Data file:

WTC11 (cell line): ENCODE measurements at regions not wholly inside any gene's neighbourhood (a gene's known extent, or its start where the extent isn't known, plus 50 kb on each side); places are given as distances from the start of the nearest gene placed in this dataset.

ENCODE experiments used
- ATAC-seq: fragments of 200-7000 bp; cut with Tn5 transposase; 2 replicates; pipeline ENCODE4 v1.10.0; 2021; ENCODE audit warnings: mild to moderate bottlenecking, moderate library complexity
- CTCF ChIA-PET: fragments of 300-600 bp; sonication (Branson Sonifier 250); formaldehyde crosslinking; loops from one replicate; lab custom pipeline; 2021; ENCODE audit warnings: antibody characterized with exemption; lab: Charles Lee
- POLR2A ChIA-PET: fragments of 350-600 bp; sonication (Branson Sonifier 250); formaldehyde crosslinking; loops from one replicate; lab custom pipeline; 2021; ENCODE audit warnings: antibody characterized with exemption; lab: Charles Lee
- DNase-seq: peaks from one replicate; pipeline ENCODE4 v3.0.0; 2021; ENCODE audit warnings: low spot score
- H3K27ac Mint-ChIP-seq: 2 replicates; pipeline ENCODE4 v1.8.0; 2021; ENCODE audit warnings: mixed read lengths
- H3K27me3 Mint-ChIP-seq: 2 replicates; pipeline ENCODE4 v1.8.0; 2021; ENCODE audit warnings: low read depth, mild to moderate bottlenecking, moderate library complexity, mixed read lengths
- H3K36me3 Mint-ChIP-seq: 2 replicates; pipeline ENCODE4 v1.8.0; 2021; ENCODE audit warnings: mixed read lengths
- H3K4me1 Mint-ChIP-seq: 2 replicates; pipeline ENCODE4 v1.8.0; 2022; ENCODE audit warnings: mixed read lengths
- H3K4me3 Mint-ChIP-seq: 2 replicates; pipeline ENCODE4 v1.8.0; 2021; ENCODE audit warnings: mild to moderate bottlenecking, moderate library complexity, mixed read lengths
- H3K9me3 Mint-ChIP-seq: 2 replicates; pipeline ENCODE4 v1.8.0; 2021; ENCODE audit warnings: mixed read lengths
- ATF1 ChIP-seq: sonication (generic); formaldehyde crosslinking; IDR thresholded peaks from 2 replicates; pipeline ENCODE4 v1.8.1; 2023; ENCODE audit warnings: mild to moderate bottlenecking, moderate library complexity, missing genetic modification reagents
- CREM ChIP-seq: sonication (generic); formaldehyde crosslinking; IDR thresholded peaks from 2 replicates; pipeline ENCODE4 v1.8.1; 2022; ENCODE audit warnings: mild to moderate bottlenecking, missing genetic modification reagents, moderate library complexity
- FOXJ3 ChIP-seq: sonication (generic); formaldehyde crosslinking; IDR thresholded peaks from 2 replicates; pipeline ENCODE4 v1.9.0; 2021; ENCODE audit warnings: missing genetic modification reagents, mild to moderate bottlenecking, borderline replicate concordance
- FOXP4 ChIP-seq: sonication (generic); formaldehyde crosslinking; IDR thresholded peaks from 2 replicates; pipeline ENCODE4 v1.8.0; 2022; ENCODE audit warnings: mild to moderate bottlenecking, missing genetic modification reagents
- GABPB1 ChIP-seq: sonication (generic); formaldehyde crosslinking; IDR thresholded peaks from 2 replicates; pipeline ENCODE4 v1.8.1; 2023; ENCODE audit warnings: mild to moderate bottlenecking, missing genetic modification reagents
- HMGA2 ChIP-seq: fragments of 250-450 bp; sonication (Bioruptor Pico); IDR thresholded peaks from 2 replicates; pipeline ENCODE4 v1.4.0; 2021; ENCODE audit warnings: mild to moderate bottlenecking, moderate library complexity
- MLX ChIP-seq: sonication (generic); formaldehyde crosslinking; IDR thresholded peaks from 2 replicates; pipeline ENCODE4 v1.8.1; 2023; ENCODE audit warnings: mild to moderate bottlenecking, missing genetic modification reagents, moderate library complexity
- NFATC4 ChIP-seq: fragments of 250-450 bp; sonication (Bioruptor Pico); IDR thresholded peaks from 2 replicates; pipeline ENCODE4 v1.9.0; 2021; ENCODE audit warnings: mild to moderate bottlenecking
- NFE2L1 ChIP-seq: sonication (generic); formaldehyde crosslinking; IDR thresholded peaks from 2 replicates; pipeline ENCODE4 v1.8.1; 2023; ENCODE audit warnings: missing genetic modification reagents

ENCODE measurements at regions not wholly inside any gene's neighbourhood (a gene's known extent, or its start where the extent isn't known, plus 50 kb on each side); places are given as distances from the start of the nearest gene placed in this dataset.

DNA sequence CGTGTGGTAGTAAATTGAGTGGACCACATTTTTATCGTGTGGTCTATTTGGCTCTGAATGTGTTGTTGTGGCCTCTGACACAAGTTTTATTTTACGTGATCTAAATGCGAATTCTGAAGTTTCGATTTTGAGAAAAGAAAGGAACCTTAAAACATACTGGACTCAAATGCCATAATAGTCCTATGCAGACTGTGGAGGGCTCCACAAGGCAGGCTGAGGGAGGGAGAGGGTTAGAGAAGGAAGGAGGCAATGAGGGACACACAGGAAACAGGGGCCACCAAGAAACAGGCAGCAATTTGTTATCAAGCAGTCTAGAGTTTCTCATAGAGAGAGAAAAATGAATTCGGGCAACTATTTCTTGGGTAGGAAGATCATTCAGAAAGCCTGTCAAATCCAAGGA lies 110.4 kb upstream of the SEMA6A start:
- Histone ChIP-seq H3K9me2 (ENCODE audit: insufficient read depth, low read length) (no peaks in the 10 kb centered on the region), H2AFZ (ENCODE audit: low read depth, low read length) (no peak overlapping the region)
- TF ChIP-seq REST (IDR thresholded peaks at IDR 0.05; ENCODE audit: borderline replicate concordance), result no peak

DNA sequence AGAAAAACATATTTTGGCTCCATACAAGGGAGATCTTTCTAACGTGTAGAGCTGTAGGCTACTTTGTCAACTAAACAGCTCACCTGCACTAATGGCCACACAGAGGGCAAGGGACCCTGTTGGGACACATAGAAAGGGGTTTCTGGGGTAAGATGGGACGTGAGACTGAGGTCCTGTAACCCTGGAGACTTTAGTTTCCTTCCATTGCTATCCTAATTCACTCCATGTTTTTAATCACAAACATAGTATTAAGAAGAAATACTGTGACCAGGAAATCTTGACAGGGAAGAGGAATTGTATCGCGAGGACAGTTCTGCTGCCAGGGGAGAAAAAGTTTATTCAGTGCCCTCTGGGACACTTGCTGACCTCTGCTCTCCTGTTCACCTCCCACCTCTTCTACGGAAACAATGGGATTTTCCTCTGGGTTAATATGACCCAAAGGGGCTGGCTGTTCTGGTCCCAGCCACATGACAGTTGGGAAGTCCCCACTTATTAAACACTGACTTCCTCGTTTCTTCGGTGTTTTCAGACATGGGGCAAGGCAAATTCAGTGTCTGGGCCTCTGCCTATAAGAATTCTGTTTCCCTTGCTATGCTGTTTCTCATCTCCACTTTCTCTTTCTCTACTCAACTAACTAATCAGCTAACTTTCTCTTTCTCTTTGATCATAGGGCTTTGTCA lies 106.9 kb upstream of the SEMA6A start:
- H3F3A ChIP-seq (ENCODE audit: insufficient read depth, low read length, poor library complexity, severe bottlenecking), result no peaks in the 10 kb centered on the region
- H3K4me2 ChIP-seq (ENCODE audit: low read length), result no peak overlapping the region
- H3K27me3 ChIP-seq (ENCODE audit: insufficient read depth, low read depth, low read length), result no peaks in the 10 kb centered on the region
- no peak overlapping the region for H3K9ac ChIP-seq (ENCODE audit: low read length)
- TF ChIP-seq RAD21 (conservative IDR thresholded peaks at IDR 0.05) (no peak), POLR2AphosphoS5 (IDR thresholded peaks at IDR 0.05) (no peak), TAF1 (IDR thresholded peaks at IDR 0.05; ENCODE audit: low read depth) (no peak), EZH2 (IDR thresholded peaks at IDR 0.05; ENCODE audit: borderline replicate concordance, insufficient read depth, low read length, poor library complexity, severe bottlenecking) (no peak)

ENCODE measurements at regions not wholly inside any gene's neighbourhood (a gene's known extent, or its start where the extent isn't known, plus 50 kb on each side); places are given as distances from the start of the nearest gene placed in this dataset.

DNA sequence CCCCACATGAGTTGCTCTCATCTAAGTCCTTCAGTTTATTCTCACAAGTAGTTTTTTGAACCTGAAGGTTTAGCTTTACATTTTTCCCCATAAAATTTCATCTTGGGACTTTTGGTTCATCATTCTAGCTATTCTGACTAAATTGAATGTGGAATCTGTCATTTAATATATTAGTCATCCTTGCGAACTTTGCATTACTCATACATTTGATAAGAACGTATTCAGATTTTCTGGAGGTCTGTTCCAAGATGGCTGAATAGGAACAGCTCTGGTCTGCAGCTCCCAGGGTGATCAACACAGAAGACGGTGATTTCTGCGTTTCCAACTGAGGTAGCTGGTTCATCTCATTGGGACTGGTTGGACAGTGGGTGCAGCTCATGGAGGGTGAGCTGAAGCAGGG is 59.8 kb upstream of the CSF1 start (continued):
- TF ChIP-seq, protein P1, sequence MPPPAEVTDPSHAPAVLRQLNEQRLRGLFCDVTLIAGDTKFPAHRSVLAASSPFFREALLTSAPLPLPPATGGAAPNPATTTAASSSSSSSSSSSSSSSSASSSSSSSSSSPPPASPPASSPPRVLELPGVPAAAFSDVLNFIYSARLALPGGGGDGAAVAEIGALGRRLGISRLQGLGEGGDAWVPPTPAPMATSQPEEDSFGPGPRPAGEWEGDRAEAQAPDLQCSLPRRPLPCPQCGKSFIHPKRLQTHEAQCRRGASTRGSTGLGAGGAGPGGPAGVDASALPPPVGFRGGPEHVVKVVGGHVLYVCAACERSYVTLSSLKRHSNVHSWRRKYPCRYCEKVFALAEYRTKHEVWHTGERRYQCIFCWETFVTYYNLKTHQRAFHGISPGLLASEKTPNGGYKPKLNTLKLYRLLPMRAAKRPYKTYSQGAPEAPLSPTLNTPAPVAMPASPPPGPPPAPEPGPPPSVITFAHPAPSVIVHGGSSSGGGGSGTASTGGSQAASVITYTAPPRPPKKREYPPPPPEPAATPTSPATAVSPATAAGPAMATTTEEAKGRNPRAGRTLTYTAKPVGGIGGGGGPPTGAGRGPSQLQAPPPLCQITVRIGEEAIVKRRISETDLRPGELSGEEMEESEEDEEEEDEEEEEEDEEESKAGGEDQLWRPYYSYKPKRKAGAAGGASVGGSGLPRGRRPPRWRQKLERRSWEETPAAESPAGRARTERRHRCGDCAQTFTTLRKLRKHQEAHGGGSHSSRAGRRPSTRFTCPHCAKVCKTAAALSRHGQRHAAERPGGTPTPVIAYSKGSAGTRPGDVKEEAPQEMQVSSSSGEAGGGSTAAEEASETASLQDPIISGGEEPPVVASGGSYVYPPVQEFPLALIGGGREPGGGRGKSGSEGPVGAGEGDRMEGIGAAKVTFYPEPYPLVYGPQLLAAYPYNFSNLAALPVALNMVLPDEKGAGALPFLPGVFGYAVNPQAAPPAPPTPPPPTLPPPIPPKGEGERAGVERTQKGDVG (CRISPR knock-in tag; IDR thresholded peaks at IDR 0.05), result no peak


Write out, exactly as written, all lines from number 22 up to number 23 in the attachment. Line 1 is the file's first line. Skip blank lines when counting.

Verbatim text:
ENCODE measurements at regions not wholly inside any gene's neighbourhood (a gene's known extent, or its start where the extent isn't known, plus 50 kb on each side); places are given as distances from the start of the nearest gene placed in this dataset.

DNA sequence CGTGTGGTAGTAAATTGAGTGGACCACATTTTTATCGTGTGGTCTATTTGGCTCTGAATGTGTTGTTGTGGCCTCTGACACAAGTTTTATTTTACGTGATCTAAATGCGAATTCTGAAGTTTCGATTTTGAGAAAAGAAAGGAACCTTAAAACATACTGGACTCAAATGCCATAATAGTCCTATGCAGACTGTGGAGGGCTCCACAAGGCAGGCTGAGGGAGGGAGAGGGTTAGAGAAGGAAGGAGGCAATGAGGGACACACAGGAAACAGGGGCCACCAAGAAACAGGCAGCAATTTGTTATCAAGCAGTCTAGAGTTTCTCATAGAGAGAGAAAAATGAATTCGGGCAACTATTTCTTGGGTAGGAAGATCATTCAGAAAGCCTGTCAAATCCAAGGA lies 110.4 kb upstream of the SEMA6A start: